Vampire Scarlet and mummy Igor are very good friends. “The trouble was, they could never agree on anything.”
In the first chapter, the two friends’ interests rarely mesh. “If Igor wanted to read, Scarlet wanted to sing. If Scarlet wanted to nap, Igor wanted to dance. / When Igor made a tall tower, Scarlet made it short.” It comes as no surprise that they want different kinds of sandwiches when it’s time for a snack. Alternating shouts for “gooseberry jelly” and “chestnut butter” grow increasingly louder until the friends hit upon the obvious solution. The second chapter finds them heatedly debating what name would be perfect for their pet cat’s new kitten. When they discover a litter of eight, all the names they have come up with are put to good use. The final chapter is one of artistic differences. After an art duel that produces colorful shapes and a “tree with branches,” they arrange their separate pieces to form a lovely display that has one last blank spot. Readers will cheer when they see how the two buddies have filled it. Feder masterfully employs repetition of the more challenging words throughout the perfectly paced text, while Downing charmingly captures every mercurial emotion in the detailed ballpoint pen, watercolor and digital illustrations.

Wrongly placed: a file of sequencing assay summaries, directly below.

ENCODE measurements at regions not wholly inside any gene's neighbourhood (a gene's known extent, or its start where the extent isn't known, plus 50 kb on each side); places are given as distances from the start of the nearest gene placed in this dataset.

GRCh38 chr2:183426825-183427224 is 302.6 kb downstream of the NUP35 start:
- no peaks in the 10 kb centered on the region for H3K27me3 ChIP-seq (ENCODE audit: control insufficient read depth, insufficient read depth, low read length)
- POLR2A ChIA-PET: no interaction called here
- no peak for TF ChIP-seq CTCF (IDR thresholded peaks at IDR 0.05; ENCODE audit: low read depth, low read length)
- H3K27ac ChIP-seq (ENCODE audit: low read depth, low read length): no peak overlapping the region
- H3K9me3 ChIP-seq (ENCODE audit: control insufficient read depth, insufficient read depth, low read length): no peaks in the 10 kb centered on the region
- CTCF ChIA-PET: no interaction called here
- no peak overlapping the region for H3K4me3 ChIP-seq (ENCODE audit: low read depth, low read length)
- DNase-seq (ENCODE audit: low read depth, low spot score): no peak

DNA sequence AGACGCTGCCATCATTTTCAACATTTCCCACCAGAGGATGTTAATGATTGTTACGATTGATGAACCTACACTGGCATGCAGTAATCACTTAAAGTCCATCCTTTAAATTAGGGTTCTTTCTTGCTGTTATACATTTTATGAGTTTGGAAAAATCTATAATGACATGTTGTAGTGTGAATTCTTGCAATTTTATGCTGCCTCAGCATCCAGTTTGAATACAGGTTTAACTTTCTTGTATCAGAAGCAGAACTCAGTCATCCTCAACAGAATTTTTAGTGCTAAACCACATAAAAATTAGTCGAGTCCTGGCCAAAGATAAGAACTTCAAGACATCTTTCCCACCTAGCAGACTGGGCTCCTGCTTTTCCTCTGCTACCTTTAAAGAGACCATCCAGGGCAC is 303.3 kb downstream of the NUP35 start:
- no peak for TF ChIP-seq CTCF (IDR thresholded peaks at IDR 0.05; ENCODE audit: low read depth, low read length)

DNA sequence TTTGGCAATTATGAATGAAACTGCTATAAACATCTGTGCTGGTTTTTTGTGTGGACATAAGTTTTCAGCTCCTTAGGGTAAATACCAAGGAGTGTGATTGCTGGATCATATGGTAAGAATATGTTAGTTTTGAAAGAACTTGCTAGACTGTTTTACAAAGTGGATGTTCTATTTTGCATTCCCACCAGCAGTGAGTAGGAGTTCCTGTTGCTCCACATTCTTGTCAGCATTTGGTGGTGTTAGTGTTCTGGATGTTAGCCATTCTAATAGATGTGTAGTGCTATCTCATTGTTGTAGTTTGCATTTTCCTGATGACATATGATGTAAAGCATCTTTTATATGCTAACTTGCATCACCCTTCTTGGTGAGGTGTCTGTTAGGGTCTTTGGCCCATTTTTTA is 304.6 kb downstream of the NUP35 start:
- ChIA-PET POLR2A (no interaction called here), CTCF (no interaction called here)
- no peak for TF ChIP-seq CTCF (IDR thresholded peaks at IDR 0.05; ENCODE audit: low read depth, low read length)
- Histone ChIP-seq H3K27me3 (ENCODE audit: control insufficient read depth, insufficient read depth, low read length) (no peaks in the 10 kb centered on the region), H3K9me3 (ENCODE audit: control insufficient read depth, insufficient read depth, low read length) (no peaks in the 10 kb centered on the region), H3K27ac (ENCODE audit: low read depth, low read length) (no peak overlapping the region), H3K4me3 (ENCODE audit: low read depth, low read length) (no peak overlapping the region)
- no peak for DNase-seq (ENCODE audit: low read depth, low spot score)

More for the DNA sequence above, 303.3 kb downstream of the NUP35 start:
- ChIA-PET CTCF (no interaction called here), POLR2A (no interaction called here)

Move over, Frog and Toad, to make room for this delightful new title. (Early reader. 5-8)